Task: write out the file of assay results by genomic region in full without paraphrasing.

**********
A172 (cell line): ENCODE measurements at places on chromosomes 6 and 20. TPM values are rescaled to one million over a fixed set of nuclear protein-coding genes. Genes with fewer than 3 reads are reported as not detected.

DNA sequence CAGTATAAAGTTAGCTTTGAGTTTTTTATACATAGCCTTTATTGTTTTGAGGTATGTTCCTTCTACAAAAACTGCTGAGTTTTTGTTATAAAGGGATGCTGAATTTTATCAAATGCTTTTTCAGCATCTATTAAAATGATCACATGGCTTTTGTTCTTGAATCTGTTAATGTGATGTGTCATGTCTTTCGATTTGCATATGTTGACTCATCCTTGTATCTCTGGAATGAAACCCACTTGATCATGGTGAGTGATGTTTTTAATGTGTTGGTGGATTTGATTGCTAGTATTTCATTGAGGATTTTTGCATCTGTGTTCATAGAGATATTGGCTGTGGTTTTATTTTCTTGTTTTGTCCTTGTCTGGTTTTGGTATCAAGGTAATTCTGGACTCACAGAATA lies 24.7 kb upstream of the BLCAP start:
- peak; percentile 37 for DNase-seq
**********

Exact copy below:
A172 (cell line): ENCODE measurements at places on chromosomes 6 and 20. TPM values are rescaled to one million over a fixed set of nuclear protein-coding genes. Genes with fewer than 3 reads are reported as not detected.

DNA sequence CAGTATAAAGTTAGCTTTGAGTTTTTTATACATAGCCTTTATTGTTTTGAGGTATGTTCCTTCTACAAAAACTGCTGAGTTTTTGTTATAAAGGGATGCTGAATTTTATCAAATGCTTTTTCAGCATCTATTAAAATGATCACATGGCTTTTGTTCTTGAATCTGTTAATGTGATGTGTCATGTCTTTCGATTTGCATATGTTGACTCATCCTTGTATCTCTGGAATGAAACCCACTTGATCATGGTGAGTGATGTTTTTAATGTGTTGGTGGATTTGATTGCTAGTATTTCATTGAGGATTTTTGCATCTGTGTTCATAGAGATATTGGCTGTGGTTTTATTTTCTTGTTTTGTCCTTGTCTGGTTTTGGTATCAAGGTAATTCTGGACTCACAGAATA lies 24.7 kb upstream of the BLCAP start:
- peak; percentile 37 for DNase-seq